There is a reason we have long since married our American spirit to baseball, and a reason why it’s the only sport with any romanticism attached to it, and there’s a reason why the camera loves baseball movies. The crack of the ball hitting the bat, that ten seconds of waiting to see where the ball will go, writing your ending off a wing and a prayer. But it isn’t just the hit, it’s the catcher, the pitcher, the outfielder, the umpire – it’s the three strikes – it’s the boys of summer, the cheering fans, and it’s the movies. The relationship of baseball to the big screen is as American as rolled up blue jeans, the Mississippi Delta and the stuff of dreams – the audacity of imagining the impossible.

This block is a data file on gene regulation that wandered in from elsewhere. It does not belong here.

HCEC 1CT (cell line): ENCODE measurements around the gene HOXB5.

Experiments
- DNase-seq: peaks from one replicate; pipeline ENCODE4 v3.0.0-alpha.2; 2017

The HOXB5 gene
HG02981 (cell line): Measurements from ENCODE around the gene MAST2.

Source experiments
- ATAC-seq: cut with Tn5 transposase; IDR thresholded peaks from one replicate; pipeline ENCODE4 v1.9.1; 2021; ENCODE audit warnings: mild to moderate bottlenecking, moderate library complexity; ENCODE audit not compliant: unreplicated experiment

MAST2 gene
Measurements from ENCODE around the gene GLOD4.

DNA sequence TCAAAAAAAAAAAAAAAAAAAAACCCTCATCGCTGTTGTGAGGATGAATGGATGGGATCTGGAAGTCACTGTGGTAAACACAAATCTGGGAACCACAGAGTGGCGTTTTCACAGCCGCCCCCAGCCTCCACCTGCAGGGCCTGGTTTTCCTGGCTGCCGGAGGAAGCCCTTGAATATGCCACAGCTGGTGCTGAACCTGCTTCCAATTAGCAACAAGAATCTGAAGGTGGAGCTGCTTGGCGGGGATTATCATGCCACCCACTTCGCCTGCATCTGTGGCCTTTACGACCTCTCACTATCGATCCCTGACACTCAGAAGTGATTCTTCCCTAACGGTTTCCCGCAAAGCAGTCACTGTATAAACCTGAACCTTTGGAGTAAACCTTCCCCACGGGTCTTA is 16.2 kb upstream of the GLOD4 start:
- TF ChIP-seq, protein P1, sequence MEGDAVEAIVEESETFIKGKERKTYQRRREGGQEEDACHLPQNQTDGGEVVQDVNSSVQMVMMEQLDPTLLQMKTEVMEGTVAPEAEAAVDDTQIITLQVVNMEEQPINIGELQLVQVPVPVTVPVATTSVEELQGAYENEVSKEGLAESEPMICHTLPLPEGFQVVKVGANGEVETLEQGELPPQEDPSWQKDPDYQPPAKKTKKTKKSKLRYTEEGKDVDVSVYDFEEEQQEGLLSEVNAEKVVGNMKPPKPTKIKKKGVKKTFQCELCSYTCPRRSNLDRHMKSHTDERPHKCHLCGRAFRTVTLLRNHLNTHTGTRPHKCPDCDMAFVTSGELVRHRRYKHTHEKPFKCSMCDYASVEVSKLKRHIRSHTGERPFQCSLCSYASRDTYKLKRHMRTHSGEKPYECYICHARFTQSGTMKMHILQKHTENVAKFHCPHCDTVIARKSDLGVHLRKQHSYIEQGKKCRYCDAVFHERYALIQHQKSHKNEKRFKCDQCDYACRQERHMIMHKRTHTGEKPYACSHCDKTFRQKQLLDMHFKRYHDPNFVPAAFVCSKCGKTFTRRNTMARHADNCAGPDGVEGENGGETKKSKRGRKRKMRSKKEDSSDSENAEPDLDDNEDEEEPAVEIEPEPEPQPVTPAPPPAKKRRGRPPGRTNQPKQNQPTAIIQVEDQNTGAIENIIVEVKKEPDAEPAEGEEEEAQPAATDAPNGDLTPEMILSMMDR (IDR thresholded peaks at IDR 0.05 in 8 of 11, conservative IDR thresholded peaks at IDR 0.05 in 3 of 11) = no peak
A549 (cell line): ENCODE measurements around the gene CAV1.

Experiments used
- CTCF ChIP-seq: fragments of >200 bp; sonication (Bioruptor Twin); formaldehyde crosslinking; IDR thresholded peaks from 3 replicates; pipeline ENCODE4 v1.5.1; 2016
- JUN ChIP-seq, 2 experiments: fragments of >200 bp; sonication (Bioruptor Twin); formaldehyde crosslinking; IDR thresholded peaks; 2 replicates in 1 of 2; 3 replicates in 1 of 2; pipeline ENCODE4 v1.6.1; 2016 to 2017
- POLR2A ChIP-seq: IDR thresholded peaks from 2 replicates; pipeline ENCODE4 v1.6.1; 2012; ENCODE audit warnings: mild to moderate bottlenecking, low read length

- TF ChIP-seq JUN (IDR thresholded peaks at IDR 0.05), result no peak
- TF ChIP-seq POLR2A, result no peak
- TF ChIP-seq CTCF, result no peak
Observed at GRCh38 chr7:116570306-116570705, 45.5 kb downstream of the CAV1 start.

America and baseball and movies – this enduring love story is revived once again in Bennett Miller’s subtle, effective telling of the Oakland A’s inexplicable winning streak, turning their own history around with the help of statistical analysis. One of the key lines in the film is about money – “money is never a reason to do anything.” Yet the big show, we know, is almost all about money – how much can you afford to pay a player to win the game? Can you still play the game if you can’t come up with the millions of dollars it takes?